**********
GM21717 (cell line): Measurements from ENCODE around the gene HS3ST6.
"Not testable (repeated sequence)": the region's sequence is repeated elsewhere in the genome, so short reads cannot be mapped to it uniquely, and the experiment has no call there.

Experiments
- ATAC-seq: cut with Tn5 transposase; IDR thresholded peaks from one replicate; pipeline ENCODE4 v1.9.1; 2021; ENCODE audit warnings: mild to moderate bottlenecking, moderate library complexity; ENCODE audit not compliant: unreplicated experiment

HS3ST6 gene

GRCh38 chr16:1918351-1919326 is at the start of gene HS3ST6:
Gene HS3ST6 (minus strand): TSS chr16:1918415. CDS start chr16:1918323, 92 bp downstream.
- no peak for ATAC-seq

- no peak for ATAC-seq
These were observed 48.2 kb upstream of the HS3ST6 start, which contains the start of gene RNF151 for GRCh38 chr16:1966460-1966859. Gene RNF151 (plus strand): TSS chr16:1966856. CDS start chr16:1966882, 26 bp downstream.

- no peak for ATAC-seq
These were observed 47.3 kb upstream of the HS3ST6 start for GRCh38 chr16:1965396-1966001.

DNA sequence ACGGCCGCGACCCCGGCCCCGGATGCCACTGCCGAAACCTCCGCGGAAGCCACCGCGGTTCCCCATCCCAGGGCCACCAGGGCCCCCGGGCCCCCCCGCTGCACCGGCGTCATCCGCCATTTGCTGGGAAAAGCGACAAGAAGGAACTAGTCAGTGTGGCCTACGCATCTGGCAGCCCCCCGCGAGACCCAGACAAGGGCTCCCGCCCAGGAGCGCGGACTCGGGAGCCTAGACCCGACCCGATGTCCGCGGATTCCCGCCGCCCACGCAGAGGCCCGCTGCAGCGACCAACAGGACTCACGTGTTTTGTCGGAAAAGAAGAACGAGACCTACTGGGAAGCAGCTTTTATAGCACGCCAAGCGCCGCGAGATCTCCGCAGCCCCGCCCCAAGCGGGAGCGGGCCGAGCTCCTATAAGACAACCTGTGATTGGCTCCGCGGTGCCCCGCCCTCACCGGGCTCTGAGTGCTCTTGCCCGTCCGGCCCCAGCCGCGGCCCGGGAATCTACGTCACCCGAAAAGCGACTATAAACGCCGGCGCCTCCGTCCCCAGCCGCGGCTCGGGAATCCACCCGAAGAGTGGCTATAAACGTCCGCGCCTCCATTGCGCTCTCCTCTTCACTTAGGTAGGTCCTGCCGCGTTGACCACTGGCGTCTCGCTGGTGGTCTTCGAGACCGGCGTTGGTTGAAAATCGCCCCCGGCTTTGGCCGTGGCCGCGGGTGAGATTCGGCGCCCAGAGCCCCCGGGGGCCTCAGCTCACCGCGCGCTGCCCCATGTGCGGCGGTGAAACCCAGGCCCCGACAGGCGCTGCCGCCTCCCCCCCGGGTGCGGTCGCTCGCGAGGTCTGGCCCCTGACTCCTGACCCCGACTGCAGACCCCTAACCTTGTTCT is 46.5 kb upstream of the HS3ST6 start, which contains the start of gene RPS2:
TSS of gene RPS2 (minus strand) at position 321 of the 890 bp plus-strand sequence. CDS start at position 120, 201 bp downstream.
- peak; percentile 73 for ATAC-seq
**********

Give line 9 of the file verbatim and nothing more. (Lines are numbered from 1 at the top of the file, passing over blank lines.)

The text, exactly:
- no peak for ATAC-seq